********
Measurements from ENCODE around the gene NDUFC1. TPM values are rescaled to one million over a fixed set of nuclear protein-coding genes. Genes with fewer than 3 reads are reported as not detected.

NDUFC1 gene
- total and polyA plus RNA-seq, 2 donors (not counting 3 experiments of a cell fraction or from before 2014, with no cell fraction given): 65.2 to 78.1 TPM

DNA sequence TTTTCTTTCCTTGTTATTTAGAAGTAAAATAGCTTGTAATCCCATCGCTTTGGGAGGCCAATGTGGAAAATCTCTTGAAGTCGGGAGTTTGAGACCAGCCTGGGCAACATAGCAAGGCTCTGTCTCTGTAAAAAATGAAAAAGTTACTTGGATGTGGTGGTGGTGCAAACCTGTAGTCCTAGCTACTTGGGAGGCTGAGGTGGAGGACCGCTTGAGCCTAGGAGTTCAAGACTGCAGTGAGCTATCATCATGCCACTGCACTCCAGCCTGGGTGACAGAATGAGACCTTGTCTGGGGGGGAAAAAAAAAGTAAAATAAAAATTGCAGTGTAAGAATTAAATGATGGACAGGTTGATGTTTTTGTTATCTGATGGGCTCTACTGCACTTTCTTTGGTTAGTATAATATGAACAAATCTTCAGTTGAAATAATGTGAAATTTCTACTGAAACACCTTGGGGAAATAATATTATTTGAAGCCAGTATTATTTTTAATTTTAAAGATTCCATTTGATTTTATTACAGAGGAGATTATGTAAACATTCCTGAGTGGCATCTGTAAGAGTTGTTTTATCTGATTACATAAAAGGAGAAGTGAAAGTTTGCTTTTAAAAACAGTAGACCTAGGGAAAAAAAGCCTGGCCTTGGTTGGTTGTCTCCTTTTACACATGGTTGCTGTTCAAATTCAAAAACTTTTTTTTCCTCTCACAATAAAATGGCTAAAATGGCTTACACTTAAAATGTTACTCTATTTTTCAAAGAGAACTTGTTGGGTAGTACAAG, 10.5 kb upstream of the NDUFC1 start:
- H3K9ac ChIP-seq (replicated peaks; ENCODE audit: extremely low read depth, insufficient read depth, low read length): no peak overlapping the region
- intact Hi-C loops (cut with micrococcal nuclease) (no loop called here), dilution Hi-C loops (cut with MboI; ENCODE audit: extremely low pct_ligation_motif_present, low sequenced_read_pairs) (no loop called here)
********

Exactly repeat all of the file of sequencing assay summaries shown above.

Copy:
Measurements from ENCODE around the gene NDUFC1. TPM values are rescaled to one million over a fixed set of nuclear protein-coding genes. Genes with fewer than 3 reads are reported as not detected.

NDUFC1 gene
- total and polyA plus RNA-seq, 2 donors (not counting 3 experiments of a cell fraction or from before 2014, with no cell fraction given): 65.2 to 78.1 TPM

DNA sequence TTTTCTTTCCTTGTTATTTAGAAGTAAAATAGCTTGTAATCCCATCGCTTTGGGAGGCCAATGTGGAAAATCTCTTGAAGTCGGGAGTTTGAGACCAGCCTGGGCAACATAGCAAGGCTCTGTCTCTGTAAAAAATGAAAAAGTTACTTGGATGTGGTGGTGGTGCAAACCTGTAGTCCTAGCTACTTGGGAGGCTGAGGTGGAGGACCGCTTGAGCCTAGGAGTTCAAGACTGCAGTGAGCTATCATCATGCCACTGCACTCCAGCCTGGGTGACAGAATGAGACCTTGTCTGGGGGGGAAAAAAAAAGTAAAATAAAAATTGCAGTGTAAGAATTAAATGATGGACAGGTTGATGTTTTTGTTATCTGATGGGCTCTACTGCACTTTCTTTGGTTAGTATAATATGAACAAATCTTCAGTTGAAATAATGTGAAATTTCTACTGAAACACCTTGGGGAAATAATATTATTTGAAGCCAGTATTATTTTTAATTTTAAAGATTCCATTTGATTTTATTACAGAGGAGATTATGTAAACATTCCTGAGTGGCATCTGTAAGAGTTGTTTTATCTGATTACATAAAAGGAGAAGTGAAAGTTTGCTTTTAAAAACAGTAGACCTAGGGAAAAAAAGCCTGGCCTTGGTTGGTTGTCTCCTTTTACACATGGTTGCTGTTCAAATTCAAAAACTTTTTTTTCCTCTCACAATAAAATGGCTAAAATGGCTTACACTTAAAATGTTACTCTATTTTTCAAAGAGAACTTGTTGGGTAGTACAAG, 10.5 kb upstream of the NDUFC1 start:
- H3K9ac ChIP-seq (replicated peaks; ENCODE audit: extremely low read depth, insufficient read depth, low read length): no peak overlapping the region
- intact Hi-C loops (cut with micrococcal nuclease) (no loop called here), dilution Hi-C loops (cut with MboI; ENCODE audit: extremely low pct_ligation_motif_present, low sequenced_read_pairs) (no loop called here)